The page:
Segmenting by location
If you can send your fans targeted, location-based gig and tour announcement emails, you’ll have a much higher percentage of your email list actually opening your notices and way fewer people unsubscribing. So how do you go about getting this set up?
The first step is simply to add a zip code field on your email subscribe forms. Let fans know right on the form that you’re collecting zip codes so you can let them know when you’re in the area. To create additional form fields in MailChimp, choose the list you want to segment, and click the “Signup forms” tab. From there, you can add the “Zip code” field to your form.
Next, you’ll want to decide where you will place this subscribe form. If you’re a touring-heavy band, it makes sense to have zip code fields on every subscribe form on your site. If you only play live occasionally, you could choose to only place this zip code-collecting form on your tour page.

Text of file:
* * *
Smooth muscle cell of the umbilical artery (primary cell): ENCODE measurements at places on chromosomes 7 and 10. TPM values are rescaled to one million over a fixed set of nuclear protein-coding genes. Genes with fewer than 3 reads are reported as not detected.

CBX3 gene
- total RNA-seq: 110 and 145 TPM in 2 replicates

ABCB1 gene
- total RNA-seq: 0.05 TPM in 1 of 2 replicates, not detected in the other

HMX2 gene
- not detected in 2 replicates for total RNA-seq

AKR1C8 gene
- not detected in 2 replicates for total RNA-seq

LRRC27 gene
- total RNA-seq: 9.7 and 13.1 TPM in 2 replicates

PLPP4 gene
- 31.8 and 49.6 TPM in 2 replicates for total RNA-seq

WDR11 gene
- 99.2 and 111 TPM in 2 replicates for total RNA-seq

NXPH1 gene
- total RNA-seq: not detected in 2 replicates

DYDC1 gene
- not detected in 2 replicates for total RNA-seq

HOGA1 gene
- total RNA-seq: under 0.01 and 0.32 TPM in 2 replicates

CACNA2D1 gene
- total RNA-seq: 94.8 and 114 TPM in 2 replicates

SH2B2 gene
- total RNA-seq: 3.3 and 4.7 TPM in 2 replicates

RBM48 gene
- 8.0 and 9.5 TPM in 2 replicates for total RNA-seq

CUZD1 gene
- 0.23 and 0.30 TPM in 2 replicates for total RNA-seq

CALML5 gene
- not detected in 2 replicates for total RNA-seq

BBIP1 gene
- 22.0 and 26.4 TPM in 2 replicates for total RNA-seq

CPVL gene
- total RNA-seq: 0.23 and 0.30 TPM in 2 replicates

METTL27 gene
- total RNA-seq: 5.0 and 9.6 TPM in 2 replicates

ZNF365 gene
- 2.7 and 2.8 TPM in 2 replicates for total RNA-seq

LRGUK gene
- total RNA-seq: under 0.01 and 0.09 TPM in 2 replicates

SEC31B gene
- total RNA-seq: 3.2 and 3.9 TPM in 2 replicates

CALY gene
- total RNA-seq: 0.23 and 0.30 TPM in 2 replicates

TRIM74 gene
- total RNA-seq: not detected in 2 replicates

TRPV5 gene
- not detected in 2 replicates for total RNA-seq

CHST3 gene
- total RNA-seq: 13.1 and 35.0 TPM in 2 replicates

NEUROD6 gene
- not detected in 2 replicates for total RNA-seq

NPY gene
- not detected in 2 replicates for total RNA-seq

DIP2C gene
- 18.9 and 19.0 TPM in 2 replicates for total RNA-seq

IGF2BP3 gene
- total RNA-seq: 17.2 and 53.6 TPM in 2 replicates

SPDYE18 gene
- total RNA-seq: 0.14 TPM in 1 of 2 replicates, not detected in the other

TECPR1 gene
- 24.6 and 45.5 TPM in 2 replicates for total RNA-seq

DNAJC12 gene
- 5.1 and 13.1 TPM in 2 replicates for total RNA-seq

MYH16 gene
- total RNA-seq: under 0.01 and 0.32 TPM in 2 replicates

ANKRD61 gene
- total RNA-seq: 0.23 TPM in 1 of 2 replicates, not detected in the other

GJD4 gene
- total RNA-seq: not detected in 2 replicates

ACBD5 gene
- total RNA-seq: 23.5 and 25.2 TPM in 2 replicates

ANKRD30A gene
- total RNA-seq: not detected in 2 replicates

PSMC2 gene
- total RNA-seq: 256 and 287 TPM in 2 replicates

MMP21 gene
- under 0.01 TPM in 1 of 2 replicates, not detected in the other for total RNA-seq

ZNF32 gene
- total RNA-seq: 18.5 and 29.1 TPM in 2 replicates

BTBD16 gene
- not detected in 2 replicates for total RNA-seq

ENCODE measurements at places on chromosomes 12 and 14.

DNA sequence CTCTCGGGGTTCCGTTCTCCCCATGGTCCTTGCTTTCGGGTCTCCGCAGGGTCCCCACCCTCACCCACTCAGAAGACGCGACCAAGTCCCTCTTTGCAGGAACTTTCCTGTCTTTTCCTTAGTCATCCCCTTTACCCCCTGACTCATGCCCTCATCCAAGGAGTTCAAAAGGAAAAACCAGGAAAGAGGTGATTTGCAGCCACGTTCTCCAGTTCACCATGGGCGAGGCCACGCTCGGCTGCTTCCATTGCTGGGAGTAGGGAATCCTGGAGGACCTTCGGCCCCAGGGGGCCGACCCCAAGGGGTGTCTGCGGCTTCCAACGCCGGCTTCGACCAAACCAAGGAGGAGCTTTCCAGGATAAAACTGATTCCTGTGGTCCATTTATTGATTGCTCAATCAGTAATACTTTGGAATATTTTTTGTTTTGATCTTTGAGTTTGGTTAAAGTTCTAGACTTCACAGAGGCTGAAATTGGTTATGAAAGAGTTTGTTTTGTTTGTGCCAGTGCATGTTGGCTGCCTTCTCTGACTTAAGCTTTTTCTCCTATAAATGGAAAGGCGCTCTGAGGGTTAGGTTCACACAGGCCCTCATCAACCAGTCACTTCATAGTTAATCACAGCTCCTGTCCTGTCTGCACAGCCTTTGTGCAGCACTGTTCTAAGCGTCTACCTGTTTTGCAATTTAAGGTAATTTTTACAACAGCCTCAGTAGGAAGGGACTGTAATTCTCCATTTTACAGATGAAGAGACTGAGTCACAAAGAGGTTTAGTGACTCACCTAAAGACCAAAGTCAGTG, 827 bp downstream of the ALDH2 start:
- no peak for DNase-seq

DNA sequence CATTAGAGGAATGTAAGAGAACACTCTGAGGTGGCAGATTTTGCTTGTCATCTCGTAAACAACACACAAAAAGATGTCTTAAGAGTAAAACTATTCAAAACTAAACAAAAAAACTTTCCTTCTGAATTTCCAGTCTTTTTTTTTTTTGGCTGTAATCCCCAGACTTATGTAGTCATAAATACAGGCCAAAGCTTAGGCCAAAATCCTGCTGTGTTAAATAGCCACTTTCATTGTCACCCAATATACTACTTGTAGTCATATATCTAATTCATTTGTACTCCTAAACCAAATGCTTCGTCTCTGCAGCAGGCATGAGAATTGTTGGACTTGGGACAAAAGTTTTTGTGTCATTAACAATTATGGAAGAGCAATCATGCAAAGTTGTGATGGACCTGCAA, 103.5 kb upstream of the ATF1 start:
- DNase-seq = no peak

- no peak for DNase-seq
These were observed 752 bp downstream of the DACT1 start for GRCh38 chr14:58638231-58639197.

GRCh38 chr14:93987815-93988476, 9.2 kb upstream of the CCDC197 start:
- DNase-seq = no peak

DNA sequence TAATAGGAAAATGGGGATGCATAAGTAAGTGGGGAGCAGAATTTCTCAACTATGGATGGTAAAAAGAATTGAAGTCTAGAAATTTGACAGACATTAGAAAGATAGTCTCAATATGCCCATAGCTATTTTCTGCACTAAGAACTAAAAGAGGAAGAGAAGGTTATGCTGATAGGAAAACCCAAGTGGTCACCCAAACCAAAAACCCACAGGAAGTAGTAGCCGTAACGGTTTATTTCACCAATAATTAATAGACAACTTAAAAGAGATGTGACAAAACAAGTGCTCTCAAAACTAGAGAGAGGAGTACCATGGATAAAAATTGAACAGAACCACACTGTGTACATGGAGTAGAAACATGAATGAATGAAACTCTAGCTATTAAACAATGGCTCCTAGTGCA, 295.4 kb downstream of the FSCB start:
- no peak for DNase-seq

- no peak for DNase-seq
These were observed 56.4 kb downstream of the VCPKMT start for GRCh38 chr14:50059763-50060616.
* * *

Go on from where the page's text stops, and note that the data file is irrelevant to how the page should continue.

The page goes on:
Once you start gathering zip codes, you can send out gig emails that target only fans in the local area. So maybe you could email only fans who live within 60 miles from your gig. This segmentation method could also be really helpful for setting up other local events like house concerts or surprise meetups.
I hope this has given you a better idea of how you can start organizing your email list. It doesn’t have to be anything complicated, even creating just a few groups will help you send your fans the content they’re looking for. If you want more email ideas, you can download these 10 email templates for free. I break down the 10 most common emails you have to send, go through what to include, and look at an example for each.
Dave Kusek is the founder of New Artist Model and Berklee Online. Over the years he’s worked with tens of thousands of musicians around the world across every genre imaginable and in many different markets. New Artist Model is an online music business school designed especially for indie musicians. Learn how to turn your music into a career, understand the business, and start thinking like a musical entrepreneur.